Objective: To evaluate the relevance of ongoing nociceptive joint inputs to the maintenance of widespread pain hypersensitivity in patients with hip osteoarthritis (OA) and to determine whether a reversal in the widespread pressure hypersensitivity together with an improvement in pain and function occurs after total hip replacement in these patients.
Methods: Forty patients with hip OA participated. Twenty patients underwent total hip replacement, and the other 20 patients were assigned to a waiting list. Pressure-pain thresholds (PPTs) over the second metacarpal bone and the gluteus medius, vastus medialis, vastus lateralis, and tibialis anterior muscles were assessed bilaterally with a pressure algometer before and 3 months after total hip replacement surgery. Assessments of pain intensity (by visual analog scale [VAS]), physical function (by the Western Ontario and McMaster Universities Osteoarthritis Index), and health status (by the Short Form 12 health survey and the EuroQol 5-domain index) were also performed.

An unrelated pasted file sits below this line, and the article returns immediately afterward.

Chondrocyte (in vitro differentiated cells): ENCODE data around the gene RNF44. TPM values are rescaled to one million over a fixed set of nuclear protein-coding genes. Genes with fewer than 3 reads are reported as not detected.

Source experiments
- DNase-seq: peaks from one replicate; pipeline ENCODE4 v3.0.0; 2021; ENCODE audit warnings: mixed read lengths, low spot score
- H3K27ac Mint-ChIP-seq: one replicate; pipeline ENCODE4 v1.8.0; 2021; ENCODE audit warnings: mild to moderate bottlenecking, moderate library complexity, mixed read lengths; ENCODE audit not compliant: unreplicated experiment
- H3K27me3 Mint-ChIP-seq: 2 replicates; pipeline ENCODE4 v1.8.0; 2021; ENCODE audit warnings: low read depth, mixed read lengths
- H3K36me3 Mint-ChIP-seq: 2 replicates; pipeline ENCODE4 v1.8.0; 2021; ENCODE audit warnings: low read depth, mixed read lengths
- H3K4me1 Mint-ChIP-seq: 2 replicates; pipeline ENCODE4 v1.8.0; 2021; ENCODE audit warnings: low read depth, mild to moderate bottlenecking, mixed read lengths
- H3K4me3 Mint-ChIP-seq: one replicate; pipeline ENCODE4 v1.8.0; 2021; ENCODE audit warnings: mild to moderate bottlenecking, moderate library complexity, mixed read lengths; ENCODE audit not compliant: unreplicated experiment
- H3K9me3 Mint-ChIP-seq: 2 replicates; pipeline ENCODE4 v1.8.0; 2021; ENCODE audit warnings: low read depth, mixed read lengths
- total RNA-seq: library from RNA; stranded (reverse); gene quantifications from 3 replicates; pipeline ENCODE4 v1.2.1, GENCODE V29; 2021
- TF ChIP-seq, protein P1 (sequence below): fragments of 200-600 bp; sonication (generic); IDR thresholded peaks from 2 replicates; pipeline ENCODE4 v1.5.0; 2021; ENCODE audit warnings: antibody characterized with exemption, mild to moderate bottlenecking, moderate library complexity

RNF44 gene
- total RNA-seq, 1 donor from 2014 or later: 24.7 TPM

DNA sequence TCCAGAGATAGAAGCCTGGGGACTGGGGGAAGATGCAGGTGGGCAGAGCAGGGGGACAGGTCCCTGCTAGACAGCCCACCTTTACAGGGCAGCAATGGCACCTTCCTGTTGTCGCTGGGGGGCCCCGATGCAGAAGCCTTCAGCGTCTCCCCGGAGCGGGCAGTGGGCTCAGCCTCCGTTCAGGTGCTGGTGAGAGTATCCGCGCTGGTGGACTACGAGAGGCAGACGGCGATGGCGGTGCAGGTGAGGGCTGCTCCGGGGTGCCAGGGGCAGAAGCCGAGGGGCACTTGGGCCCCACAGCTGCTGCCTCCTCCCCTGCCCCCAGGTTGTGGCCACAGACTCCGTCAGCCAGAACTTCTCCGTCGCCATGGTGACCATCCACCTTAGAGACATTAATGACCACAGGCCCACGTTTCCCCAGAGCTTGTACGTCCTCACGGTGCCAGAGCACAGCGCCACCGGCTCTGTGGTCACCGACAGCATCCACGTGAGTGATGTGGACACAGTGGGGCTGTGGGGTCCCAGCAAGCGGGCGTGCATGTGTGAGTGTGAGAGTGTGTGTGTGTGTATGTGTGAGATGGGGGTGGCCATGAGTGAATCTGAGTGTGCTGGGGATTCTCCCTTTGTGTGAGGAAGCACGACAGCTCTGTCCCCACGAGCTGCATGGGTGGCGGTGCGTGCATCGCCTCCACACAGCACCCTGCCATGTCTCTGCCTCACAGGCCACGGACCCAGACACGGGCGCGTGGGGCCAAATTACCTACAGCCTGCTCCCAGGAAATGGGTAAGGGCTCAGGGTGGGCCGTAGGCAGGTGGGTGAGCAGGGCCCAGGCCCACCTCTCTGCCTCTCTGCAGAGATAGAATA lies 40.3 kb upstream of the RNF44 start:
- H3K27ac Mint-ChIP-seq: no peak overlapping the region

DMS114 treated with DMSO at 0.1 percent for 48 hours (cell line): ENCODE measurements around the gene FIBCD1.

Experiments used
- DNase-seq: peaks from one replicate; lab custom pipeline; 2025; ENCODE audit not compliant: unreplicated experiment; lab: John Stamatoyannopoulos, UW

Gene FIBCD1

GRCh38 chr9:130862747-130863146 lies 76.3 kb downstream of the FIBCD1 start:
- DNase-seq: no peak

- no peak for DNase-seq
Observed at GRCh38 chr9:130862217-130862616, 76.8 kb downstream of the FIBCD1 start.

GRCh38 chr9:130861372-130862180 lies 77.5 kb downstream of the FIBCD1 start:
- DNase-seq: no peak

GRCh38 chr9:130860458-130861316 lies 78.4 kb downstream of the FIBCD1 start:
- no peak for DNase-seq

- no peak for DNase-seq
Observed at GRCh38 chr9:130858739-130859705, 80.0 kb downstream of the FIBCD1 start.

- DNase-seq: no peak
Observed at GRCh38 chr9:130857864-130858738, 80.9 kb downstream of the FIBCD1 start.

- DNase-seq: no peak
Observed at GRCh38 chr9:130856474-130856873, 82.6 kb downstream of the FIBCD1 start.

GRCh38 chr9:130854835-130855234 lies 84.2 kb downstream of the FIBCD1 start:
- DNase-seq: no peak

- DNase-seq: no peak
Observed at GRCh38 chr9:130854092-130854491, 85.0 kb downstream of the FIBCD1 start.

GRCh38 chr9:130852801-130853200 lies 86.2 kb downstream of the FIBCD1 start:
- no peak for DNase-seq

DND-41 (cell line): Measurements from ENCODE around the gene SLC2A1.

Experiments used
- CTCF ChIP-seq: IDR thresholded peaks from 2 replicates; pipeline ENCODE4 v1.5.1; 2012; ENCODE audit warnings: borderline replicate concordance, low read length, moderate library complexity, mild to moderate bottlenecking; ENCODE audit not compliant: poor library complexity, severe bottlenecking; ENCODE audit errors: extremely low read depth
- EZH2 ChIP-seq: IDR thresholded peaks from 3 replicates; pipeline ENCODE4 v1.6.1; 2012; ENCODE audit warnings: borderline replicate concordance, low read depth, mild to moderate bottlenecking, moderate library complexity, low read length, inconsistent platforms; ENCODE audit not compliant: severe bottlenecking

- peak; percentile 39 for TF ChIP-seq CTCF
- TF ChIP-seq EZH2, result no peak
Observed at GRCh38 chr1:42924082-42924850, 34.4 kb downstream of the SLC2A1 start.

Results: Patients who underwent total hip arthroplasty exhibited a reduction in widespread pressure pain hyperalgesia (increases in PPTs) over local and distant pain-free areas, as compared with before surgery and as compared with the patients assigned to the waiting list. PPTs were related to hip pain intensity, and significant correlations were found between higher VAS scores and lower average PPTs over all points assessed (-0.409 < r < -0.306, P < 0.05). Patients who underwent total hip arthroplasty exhibited a greater decrease in pain intensity and greater increases in function and health status than did those who were on the waiting list. Changes in the intensity of hip pain were moderately associated with changes in pressure pain sensitivity in the hip arthroplasty group.
Conclusion: Normalization of widespread pressure pain hyperalgesia was found after successful hip joint replacement in patients with hip OA. Altered pain processing seems to be driven by ongoing peripheral joint pathology, which stresses the importance of reducing pain in OA.
Copyright © 2013 by the American College of Rheumatology.